Right here, about 4.6 billion years ago.
About 4.6 billion Earth years ago, an unimaginably large cloud of hydrogen gas, now known as the solar nebula, swirled in the vast velvet void of space. Had there been anyone around to see it, it would have been an impressive sight.
Nearby is a term that is relative. But, some light years away – nearby, in cosmic terms – a happening would set in train a series of events which would have a direct and fundamental influence on the eventual existence of the whole of humanity. A ten billion-year-old star went supernova: it exploded producing a colossal pulse of energy which spectacularly marked the end of its existence.
Stars like to go out with a bang.
Though this star seemed to be a long way from the solar nebula – just one light year is, after all, 9,460,730,472,580.8 kilometres – such is the energy released by a supernova, that it had a profound effect on the swirling cloud.
Most of the matter – 99.8% – was compressed together into a massive ball of gas which contracted under its own gravity and began to heat up. When the temperature rose to the right level – about 15,000,000° C – a process now known as nuclear fusion began at the core of the swirling ball. Hydrogen atoms were converted to helium atoms. The ball had become a star; and huge amounts of energy in the form of solar radiation were released: sunlight flooded the space where the solar nebula had been, and raced to infinity.
The remaining matter – that which had not collapsed to form the burning ball – gathered into a flattened disk around the new star, brought under the influence of its massive gravitational field.
That matter – now swirling round the star at varying distances – over thousands of millennia, began to cluster into distinct objects. Those clumps coalesced and formed larger ones – some boiling gases; others molten rock and ore. At a series of critical distances from the great gravitational centre of the solar system – the sun – the debris gathered. And so, a line-up of planets evolved.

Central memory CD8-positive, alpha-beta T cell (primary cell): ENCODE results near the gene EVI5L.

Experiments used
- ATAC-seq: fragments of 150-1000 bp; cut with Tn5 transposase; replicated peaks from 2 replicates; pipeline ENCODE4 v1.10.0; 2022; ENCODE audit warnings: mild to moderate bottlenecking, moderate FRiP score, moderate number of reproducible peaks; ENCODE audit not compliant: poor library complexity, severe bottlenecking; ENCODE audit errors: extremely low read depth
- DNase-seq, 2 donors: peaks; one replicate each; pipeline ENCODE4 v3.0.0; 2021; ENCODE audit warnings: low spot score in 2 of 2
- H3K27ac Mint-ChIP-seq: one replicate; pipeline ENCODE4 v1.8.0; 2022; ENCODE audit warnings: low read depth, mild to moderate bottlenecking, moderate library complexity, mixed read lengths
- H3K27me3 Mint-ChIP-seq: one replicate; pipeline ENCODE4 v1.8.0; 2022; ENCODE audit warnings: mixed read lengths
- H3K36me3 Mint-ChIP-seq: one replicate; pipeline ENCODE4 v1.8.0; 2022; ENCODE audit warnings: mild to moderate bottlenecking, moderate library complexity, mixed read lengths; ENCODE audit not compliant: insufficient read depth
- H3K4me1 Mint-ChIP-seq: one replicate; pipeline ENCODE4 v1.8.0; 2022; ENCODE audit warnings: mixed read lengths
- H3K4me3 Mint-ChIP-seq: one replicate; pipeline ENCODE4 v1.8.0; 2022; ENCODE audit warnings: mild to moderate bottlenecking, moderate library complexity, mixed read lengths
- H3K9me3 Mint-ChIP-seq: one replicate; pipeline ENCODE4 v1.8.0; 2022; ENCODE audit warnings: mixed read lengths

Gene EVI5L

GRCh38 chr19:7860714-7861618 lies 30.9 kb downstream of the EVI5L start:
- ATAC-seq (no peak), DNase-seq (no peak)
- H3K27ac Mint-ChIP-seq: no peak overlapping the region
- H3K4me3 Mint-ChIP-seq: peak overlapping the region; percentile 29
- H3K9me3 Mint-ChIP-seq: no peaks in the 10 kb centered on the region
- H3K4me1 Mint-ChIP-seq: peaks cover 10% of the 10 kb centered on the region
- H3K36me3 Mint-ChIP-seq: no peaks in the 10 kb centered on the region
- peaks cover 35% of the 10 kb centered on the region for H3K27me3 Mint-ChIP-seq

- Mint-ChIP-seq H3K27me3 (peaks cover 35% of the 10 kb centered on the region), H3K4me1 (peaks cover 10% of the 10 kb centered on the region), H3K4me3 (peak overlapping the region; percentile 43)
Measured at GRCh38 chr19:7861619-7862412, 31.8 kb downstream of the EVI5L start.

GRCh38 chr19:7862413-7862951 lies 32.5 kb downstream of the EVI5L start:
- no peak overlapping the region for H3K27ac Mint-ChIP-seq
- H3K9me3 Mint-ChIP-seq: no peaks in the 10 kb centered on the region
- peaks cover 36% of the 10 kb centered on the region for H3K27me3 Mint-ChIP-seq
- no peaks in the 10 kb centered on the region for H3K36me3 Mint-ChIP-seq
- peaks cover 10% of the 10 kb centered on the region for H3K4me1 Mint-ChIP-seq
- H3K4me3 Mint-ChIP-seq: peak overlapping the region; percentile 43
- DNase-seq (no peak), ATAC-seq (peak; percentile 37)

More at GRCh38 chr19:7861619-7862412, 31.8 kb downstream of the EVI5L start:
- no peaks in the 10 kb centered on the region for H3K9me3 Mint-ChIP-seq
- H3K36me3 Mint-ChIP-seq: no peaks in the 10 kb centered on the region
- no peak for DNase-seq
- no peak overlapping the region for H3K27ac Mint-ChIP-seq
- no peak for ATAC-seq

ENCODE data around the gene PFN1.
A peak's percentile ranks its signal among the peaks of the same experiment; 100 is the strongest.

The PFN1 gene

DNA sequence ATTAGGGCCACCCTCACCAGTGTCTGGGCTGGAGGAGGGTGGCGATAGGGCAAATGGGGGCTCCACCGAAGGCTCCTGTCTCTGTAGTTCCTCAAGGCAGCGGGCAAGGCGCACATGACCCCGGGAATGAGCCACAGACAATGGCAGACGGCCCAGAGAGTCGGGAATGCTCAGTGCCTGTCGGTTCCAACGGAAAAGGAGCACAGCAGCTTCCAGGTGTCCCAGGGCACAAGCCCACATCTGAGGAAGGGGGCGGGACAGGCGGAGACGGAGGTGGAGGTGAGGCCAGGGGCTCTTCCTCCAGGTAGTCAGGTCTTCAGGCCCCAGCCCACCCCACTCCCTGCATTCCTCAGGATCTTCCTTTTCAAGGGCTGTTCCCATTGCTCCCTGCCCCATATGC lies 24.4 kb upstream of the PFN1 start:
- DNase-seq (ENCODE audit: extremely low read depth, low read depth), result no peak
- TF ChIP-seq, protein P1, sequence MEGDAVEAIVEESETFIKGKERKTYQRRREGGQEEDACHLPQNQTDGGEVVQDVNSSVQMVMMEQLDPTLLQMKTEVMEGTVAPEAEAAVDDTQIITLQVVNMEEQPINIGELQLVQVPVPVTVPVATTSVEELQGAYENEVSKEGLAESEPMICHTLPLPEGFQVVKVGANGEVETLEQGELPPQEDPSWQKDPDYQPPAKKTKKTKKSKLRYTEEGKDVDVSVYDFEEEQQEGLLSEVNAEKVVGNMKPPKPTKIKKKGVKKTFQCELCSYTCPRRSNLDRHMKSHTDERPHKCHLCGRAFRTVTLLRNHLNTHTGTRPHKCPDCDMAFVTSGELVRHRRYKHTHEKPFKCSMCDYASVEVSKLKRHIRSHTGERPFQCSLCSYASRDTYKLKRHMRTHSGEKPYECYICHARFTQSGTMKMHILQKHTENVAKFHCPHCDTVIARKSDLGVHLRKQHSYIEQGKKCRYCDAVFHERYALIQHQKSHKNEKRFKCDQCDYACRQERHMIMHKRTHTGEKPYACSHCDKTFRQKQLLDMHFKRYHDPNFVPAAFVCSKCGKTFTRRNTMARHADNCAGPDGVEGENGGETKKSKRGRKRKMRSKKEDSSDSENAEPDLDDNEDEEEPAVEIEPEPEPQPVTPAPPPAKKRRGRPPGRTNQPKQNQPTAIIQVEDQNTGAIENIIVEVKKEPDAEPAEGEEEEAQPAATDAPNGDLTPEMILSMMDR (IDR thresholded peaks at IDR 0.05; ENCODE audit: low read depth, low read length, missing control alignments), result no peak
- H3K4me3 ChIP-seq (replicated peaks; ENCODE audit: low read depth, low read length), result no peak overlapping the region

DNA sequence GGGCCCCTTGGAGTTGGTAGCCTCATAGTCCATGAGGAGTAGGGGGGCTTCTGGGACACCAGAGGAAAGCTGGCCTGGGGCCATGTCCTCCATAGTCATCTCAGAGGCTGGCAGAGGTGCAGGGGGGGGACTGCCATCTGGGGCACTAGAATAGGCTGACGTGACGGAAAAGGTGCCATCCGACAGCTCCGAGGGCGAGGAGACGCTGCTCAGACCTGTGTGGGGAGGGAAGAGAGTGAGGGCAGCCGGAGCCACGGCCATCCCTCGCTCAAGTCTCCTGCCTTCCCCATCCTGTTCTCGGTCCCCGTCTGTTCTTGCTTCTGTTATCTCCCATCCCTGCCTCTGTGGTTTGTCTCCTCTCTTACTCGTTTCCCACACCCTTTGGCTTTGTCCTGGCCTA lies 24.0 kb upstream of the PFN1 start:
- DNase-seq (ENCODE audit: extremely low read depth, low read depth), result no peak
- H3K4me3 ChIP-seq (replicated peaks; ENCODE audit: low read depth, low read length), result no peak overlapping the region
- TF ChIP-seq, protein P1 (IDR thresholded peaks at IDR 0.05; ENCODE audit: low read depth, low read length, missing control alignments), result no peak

Then things started to settle down.
The Earth, the third planet from the star that would become known, amongst other names, as aurinko, masoandro, jua, haul, Qorraxdu, le soleil and el sol, but, in the English-speaking world, as the Sun, span increasingly slowly and more regularly as it cooled. The element that would become known as iron – slick, liquid with heat – found its way to the centre of the forming globe and established a heavy stable core for the rest of the debris to cling to. For 70,000,000 years, it turned alone in the new solar system.
Then, just as the Earth was stabilising, a rogue late-developer, a partially formed planetoid, slammed into it. The impact tore a great chunk from the Earth, blasting billions of tonnes of debris into space. In imitation of the Earth’s coalescence, the hunks of rock gathered, over millions of years, into a single huge ball, caught in the Earth’s gravitational field: the Moon was formed.
Had the Moon not been formed by this chance impact, it is probable that the Earth would not have settled enough for life to have evolved. The Moon’s steadying influence controls the tides of the seas; it balances the planet, allowing the Earth’s climate to be more stable than it would otherwise have been. Travelling at 3,700 kilometres per hour, it describes an orbit of nearly 2.3 million kilometres in a little under twenty-eight days.
Then, for the next 4.53 billion years, the Moon span majestically round the Earth, occasionally suffering the indignity of a meteorite strike. The two globes were inextricably linked in a cosmic waltz, the Earth swinging its partner through the dance of time. And, like a dance partner, the Moon offers the same face to the Earth as it spins on its own axis.
4,599,999,900 years later...
Earth date: 21st July, 1969: Neil Armstrong sets the first human foot on the Moon.
100 years later...
Earth date: 5th July, 2069, 10.45 am: Lesson Two: Maths.